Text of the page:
Once you select a prospective area, I would just check out its high-street on a Saturday Afternoon. You should get a pretty good feeling for the area and its people.

Also, I will second what ninebelow says. Lots of parts of London have a rough edge; but I never once felt unsafe walking my mile home in the middle of the night.
posted by heh3d at 6:56 AM on February 23, 2007

OK, here goes! I have lived in N, S, E, W and central London, mainly in Zone 1, and only recently have I earned more than 30k, so don't assume that you can't afford to live centrally.

My favourite flat was in Noho (north of Oxford St - specifically New Cavendish St) and that was great. You could walk to Reg St in 10mins from there.

Agree with Happy Dave - check out www.moveflat.com, which is a non-profit site for finding flats and flat-mates in London. Essential.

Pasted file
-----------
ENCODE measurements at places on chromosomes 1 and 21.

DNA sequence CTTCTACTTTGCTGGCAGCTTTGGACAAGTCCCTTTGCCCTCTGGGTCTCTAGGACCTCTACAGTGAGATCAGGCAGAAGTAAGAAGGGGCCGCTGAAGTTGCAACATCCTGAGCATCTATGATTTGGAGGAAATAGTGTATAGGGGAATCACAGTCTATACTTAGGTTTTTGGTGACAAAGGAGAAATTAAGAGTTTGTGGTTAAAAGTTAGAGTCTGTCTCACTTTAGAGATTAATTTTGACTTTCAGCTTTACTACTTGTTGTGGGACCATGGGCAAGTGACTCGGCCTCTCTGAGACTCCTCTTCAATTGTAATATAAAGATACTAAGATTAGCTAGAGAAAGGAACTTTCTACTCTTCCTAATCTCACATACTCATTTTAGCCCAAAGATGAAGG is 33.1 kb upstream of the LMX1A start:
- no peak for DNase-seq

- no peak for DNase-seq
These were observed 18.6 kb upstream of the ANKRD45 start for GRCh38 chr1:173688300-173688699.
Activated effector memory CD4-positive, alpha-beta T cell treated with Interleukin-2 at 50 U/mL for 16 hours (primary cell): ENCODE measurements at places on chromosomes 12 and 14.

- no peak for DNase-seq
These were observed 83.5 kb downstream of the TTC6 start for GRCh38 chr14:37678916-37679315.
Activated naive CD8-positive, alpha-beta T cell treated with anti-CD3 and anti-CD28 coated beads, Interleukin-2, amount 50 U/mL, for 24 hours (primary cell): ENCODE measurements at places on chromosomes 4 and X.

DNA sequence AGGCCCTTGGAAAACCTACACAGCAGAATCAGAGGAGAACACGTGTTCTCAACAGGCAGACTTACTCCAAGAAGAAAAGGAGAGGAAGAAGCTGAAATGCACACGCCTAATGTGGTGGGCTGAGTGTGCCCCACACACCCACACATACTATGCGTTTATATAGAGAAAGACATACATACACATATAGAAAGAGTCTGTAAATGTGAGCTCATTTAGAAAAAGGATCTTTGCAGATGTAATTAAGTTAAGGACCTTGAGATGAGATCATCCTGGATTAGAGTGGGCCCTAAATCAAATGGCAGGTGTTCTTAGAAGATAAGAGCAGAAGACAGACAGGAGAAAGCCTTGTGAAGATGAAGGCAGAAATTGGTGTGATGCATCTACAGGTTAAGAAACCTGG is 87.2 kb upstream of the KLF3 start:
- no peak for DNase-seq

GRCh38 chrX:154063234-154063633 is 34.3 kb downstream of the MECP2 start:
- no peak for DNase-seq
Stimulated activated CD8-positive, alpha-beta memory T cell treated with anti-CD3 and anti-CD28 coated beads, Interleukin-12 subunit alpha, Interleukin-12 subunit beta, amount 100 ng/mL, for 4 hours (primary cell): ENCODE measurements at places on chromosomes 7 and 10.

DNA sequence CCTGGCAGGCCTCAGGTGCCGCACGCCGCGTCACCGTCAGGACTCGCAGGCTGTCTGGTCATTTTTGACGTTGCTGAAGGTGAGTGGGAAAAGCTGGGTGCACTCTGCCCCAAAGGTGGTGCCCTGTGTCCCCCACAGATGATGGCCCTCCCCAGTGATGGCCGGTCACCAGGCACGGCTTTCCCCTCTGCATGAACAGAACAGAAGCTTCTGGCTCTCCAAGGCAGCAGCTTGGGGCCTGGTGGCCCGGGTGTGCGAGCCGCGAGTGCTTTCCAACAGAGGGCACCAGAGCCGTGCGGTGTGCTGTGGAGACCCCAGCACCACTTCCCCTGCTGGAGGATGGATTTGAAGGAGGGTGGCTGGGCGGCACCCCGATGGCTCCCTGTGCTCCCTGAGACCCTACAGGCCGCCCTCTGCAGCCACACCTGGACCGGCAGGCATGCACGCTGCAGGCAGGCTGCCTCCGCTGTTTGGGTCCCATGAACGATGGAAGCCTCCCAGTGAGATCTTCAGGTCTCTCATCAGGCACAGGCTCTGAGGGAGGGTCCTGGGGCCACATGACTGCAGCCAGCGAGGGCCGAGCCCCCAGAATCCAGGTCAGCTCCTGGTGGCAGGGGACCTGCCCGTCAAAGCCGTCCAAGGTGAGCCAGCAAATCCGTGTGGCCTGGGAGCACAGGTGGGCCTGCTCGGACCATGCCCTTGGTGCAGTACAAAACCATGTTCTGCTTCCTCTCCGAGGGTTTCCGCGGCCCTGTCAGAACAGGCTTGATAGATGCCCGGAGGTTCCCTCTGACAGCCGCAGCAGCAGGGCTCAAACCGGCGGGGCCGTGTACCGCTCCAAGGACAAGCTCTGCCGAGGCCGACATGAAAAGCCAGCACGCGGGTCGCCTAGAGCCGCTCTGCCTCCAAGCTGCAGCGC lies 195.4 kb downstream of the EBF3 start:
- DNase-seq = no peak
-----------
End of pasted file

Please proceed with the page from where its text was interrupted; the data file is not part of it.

A lot of people here have suggested East London (Hackney, Stoke Newington) but IMHO East London was my least fave home. Nice bars and clubs but not so nice to live.
posted by Blip at 7:16 AM on February 23, 2007

Greenwich is quite artsy but also quite pricey. Strike that, very pricey. And it may be too upper-class for your tastes, as it were.

The East End is quite creative right now, especially Whitechapel / Stepney Green.

If you want the more urban creative end of things, you could try Brixton. It's cheap, but for a reason presumably!

In Sarf London, Tooting is quite multi-cultural, and handy for the Northern line.